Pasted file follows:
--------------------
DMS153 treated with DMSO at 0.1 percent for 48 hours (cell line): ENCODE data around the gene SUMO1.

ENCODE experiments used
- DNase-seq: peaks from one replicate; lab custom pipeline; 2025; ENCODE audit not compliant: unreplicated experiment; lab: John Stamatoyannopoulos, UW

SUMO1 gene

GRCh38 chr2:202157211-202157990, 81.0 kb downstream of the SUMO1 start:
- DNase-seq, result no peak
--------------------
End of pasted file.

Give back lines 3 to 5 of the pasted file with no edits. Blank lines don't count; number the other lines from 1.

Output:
- DNase-seq: peaks from one replicate; lab custom pipeline; 2025; ENCODE audit not compliant: unreplicated experiment; lab: John Stamatoyannopoulos, UW

SUMO1 gene

GRCh38 chr2:202157211-202157990, 81.0 kb downstream of the SUMO1 start: